Nano Drones, Ethical Algorithms: Inside Israel’s Secret Plan for Its Future Air Force
Nano drones that an infantryman can pull out of his pocket; helicopters piloted by robots who extract wounded soldiers from the battlefield; micro satellites on demand; large spy balloons in the upper reaches of the stratosphere; virtual training with a helmet from your office; algorithms that resolve pilots’ ethical dilemmas (so they won’t have to deal with those pesky war crimes tribunals); and farming out code to a network of high school kids.
Since mid-2009, some 300 Israel Air Force officers have been brainstorming about the next steps for one of the world’s most advanced air forces, and the main pillar of Israel’s strategic power. This “IAF 2030″ project has just come to an end. Besides a standard press release issued by the military, little has been disclosed about it. Exclusive details are reported here for the first time.
The task of preparing the project was given to Major Nimrod Segev, head of the IAF’s long-term planning department. Segev divided his 300 officers into nine teams: Advanced Information Technology, Vast Data, Space, Cyber, Environment, Intelligence, Human Factor, Organizational Behavior, and a ‘Red Team,’ to challenge the other eight’s assumptions.
The participants were asked to think ahead — far ahead — something that doesn’t come easy in the military culture here, where long-term planning is almost unheard of. What changes would it have to make in weapons systems, platforms, technology, manpower, and organizational behavior to meet potential new threats? What new planes, guidance systems, and technology would they want? Let loose, the officers were told. Don’t worry about the how and the how much; just let your imaginations go. The air force even brought in Israel’s number one dreamer — President Shimon Peres — to fire their imaginations with a pep talk.
The vast majority of the “IAF 2030″ document is classified. The interview with Segev at the IAF’s headquarters in Tel Aviv — nicknamed the “Canary” — was conducted with a security officer present. No questions about the Red Team were answered.
Segev did open about one of the more controversial ideas that came up, however: the notion of “mathematical formulas that solve even the difficult ethical dilemmas in place of human pilots.” The air force has been developing technologies for quite some time now that can divert missiles in midair if all of a sudden a civilian pops up near the target, but often this kind of thing happens too quickly even for the most skilled operators. It’s part of an uneven, decade-long IAF effort to try to bring down collateral damage — a necessity, since the air force fights asymmetric enemies in densely populated areas. But this is something the IAF is keen to develop even more.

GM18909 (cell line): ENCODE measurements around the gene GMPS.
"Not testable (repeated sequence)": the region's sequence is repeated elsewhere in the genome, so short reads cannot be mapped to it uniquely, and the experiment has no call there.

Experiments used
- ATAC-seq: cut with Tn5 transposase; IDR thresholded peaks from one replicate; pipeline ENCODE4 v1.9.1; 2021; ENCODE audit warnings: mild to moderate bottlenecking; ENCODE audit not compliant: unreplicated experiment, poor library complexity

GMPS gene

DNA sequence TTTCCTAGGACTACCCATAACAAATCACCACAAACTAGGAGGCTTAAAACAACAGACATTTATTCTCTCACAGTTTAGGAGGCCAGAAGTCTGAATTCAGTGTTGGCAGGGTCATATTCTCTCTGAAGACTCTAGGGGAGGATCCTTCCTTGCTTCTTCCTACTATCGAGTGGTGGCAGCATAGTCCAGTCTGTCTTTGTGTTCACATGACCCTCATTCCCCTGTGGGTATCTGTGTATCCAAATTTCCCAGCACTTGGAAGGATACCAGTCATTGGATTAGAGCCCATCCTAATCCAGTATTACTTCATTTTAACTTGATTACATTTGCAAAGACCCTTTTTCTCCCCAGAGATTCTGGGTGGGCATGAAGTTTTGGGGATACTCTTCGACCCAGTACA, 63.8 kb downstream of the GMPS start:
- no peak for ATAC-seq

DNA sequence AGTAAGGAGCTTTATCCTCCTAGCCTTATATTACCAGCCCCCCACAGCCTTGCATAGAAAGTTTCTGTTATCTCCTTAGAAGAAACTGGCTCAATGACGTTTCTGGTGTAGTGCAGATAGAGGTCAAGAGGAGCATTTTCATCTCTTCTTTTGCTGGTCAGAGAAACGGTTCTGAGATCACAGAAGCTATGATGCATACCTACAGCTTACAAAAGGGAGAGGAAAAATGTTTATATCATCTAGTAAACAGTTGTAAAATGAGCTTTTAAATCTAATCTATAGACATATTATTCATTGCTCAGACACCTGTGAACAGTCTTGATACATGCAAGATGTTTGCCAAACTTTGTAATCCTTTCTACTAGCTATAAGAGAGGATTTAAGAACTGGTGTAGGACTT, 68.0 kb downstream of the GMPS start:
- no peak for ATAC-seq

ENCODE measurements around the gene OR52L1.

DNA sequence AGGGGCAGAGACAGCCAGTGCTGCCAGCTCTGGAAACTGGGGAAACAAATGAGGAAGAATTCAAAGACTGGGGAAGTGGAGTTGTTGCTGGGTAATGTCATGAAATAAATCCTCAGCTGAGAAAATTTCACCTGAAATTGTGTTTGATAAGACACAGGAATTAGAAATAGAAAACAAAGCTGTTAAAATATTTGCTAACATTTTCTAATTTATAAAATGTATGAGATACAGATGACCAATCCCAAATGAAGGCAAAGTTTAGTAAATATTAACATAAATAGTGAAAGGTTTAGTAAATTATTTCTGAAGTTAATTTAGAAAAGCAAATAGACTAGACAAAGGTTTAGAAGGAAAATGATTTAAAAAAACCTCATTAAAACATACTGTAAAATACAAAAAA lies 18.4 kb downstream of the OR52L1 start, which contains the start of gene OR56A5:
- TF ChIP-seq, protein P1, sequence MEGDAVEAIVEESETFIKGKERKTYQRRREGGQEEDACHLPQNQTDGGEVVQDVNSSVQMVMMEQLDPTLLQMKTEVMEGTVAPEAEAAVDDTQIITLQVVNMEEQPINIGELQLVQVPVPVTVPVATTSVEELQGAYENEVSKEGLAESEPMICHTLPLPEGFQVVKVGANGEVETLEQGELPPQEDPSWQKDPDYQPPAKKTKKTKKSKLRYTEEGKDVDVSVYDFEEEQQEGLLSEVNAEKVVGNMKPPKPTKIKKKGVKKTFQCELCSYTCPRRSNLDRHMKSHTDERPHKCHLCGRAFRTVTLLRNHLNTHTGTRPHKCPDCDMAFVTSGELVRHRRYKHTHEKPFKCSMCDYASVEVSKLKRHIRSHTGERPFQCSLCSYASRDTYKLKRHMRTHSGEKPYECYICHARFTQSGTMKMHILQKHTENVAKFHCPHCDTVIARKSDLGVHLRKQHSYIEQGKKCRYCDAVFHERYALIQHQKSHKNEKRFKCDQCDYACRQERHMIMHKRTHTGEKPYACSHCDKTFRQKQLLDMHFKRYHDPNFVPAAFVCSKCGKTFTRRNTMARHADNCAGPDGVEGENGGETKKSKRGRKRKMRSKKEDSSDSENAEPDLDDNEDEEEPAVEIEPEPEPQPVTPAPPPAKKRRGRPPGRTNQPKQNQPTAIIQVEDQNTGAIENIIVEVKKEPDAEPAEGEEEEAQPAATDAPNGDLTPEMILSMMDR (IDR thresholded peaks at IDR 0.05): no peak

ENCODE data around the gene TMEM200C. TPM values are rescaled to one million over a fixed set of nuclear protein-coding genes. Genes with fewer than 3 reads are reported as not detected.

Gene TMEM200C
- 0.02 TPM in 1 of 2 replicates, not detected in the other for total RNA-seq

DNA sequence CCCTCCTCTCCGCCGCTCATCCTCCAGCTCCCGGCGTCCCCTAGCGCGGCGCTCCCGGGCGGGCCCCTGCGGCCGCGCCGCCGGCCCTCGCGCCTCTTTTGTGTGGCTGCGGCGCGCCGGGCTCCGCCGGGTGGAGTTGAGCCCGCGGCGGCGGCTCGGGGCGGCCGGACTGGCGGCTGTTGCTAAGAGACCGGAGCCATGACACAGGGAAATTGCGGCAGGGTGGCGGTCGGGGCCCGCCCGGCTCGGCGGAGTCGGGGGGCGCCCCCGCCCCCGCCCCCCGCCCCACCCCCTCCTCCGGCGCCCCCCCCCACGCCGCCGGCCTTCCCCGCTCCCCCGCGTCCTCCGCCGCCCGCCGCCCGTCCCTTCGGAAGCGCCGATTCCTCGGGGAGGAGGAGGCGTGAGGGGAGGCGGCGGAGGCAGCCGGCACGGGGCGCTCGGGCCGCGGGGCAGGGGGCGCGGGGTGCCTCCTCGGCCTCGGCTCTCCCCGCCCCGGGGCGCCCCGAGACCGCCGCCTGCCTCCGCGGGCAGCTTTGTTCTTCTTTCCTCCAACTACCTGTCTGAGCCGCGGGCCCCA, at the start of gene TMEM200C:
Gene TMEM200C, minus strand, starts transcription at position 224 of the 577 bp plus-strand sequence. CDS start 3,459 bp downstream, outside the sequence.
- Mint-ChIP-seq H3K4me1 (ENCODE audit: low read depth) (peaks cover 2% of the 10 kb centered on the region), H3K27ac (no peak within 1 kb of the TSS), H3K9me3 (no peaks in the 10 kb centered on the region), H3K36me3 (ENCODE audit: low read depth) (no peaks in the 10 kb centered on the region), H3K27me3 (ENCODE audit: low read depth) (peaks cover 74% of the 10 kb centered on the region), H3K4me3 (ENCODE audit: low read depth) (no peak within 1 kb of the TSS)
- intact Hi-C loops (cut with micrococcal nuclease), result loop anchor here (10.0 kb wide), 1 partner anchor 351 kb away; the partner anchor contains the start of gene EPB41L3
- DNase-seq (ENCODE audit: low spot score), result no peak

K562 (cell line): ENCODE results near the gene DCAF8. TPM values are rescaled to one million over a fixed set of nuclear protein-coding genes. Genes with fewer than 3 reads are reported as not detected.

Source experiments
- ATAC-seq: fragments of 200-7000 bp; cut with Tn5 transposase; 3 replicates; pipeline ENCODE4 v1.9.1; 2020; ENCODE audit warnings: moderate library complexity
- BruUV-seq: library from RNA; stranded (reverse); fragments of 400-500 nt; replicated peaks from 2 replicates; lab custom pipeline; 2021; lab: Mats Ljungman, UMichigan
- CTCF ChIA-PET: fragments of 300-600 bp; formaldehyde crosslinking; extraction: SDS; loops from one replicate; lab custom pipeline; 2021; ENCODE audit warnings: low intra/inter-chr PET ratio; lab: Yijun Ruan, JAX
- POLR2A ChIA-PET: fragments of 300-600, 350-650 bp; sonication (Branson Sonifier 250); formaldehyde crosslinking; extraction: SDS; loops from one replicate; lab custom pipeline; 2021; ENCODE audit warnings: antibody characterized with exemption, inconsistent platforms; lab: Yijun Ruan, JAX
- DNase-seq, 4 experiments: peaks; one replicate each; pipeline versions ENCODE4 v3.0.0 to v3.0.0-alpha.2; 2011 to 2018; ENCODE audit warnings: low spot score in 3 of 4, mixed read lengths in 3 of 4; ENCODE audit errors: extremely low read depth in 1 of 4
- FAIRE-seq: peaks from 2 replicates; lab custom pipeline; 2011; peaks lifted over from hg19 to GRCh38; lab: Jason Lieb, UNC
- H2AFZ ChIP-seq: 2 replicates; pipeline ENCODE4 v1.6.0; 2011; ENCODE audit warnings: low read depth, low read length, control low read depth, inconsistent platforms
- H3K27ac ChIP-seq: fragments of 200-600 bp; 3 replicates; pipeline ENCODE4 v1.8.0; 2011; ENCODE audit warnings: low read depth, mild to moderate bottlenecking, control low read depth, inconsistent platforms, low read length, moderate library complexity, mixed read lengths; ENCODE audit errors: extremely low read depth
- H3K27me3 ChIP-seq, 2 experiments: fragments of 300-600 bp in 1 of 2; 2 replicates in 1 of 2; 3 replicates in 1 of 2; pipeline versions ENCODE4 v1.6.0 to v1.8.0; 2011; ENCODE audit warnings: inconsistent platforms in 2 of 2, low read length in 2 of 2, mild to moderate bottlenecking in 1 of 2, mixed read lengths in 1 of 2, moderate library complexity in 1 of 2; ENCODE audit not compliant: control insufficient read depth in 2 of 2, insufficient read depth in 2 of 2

The concept of a computer taking over almost all the functions of this kind of thing is very tricky, though; you can’t very well say at a war crimes tribunal that you’re not responsible for unintended deaths, or tell the judge it was all the algorithm’s fault.
Some machines may vanish, too. In the meantime, some machines may vanish. Many in the IAF 2030 group thought that the future didn’t lie in large, expensive simulators at air force bases, but rather portable simulators you can use almost anywhere. “Virtual training from your office. Strap on a helmet and you’re in the air,” Segev said.
While the last aerial dogfight between Israeli and Arab warplanes took place somewhere in the early ’80s, Segev said that aerial combat was now, and would continue to be, a staple of IAF pilot training. “While we didn’t get to the point of making the human pilot obsolete, we do see that the job of a pilot is vastly different from what it was. These days the air-to-air missile is the ‘dogfight’ – the missile can be launched from a vast distance at an enemy plane. The point is to see the enemy way before he sees you, and for that you need datafighters, not dogfighters,” Segev says.
Segev also told Danger Room that the Space and Intelligence teams found the 100,000 feet layer of the stratosphere “very interesting.” These days, the best warplanes can only fly to somewhere around 50,000 feet, and the best satellites in low orbit can get down to 500,000 feet. That leaves a whole ‘middle layer’ where “you can get really creative,” he adds.
Another off-the-wall idea: farming out complex coding and other technical tasks to a network of six technical high schools run by the IAF across the country. These technical schools already exist. But by 2030 — when today’s infants will be enrolled — these teenagers could be at the core of a revamped Israel Air Force.